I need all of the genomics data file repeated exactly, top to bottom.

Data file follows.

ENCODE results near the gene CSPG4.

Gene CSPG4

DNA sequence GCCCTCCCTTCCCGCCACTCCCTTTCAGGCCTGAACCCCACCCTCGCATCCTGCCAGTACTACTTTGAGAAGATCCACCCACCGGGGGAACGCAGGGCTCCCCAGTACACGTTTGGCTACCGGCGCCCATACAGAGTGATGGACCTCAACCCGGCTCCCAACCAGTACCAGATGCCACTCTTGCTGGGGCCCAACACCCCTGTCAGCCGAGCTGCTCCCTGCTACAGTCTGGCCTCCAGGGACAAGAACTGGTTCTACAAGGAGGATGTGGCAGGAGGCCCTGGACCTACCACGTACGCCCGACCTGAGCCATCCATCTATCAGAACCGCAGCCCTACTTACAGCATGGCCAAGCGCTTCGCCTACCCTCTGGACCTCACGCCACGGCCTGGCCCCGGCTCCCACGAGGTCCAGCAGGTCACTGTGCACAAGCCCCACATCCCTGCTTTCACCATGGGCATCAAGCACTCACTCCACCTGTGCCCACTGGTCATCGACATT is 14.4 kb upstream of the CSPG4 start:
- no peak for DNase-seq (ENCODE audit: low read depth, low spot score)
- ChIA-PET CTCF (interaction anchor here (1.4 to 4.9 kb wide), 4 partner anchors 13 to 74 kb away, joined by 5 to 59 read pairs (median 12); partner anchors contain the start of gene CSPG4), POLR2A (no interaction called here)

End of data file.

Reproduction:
ENCODE results near the gene CSPG4.

Gene CSPG4

DNA sequence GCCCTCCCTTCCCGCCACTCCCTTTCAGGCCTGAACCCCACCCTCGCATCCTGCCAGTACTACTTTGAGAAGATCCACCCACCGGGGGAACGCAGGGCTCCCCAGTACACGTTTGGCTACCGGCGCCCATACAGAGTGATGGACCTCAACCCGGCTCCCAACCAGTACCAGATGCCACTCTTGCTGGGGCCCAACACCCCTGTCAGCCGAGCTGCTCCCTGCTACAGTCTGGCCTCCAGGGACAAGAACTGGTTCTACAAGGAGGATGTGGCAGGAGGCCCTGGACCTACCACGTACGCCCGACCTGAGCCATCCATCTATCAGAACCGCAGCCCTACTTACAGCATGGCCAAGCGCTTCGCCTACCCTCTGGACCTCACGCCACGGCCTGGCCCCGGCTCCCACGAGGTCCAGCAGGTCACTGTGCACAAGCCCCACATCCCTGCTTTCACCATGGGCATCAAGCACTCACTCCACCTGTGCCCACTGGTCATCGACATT is 14.4 kb upstream of the CSPG4 start:
- no peak for DNase-seq (ENCODE audit: low read depth, low spot score)
- ChIA-PET CTCF (interaction anchor here (1.4 to 4.9 kb wide), 4 partner anchors 13 to 74 kb away, joined by 5 to 59 read pairs (median 12); partner anchors contain the start of gene CSPG4), POLR2A (no interaction called here)